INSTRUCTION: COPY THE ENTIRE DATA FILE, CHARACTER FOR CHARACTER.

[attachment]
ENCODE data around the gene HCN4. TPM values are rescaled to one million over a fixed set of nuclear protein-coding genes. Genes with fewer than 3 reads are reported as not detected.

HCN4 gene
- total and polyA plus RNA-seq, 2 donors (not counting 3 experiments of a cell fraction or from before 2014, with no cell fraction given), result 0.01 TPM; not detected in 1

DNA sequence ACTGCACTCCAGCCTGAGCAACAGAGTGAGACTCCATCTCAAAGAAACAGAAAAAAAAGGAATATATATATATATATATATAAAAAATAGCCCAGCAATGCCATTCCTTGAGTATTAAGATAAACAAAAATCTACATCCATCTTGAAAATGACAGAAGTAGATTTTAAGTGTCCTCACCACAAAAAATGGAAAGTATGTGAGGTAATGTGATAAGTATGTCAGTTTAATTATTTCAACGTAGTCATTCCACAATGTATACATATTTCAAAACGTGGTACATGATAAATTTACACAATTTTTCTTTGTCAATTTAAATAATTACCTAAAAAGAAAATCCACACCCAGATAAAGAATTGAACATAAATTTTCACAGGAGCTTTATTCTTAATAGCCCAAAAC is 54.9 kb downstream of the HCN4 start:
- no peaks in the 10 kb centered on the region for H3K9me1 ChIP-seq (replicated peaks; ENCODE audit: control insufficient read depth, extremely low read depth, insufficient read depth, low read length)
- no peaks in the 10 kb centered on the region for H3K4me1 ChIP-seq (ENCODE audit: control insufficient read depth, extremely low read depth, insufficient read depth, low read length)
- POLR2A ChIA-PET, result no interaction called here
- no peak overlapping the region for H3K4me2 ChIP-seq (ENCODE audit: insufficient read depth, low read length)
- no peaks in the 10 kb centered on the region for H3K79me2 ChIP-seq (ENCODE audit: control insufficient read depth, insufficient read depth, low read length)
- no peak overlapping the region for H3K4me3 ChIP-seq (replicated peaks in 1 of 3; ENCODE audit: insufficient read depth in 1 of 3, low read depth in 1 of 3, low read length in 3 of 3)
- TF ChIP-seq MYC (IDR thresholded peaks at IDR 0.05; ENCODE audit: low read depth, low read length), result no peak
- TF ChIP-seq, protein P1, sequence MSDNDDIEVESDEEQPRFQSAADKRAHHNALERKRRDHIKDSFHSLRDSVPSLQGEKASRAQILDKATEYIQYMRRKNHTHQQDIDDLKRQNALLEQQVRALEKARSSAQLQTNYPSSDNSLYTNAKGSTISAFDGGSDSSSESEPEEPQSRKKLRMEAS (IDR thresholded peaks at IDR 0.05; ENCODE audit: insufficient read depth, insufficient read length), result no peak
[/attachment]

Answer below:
ENCODE data around the gene HCN4. TPM values are rescaled to one million over a fixed set of nuclear protein-coding genes. Genes with fewer than 3 reads are reported as not detected.

HCN4 gene
- total and polyA plus RNA-seq, 2 donors (not counting 3 experiments of a cell fraction or from before 2014, with no cell fraction given), result 0.01 TPM; not detected in 1

DNA sequence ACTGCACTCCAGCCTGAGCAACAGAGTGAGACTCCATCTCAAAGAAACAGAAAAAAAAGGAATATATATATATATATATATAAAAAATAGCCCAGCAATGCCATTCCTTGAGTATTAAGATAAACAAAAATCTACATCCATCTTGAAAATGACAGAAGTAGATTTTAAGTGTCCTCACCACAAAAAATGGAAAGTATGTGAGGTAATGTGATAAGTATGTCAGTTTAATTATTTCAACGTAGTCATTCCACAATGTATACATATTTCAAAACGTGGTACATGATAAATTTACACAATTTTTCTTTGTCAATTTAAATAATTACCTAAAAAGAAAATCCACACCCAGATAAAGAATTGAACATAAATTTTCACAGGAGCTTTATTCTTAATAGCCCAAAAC is 54.9 kb downstream of the HCN4 start:
- no peaks in the 10 kb centered on the region for H3K9me1 ChIP-seq (replicated peaks; ENCODE audit: control insufficient read depth, extremely low read depth, insufficient read depth, low read length)
- no peaks in the 10 kb centered on the region for H3K4me1 ChIP-seq (ENCODE audit: control insufficient read depth, extremely low read depth, insufficient read depth, low read length)
- POLR2A ChIA-PET, result no interaction called here
- no peak overlapping the region for H3K4me2 ChIP-seq (ENCODE audit: insufficient read depth, low read length)
- no peaks in the 10 kb centered on the region for H3K79me2 ChIP-seq (ENCODE audit: control insufficient read depth, insufficient read depth, low read length)
- no peak overlapping the region for H3K4me3 ChIP-seq (replicated peaks in 1 of 3; ENCODE audit: insufficient read depth in 1 of 3, low read depth in 1 of 3, low read length in 3 of 3)
- TF ChIP-seq MYC (IDR thresholded peaks at IDR 0.05; ENCODE audit: low read depth, low read length), result no peak
- TF ChIP-seq, protein P1, sequence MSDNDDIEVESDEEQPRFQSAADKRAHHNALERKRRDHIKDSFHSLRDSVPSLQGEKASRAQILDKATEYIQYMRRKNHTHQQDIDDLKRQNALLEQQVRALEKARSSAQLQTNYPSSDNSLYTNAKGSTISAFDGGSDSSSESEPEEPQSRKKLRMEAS (IDR thresholded peaks at IDR 0.05; ENCODE audit: insufficient read depth, insufficient read length), result no peak